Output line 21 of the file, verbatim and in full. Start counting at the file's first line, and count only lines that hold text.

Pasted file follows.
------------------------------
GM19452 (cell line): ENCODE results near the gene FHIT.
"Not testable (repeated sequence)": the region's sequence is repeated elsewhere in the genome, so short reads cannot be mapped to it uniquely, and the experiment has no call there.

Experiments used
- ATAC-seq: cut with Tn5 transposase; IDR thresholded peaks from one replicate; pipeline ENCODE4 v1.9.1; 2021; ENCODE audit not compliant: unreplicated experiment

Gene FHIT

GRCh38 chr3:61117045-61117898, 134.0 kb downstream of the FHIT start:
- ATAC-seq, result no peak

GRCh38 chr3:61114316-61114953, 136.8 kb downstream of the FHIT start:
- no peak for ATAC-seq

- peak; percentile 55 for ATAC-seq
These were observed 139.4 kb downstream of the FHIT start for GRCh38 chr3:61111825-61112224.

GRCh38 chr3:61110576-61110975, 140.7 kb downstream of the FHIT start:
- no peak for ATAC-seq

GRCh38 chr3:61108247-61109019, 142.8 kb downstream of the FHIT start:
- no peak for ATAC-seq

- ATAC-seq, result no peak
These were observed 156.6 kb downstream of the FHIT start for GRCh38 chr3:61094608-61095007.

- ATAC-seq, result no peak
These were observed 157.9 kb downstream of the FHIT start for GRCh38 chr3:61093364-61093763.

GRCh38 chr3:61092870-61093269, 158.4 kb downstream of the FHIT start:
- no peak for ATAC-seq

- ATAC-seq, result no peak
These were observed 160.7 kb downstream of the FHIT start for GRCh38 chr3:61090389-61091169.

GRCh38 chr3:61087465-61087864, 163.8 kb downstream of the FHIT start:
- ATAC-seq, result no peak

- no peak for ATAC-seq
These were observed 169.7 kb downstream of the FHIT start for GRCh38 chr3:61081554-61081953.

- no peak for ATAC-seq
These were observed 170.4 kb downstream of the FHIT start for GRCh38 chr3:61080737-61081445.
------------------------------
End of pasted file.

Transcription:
- no peak for ATAC-seq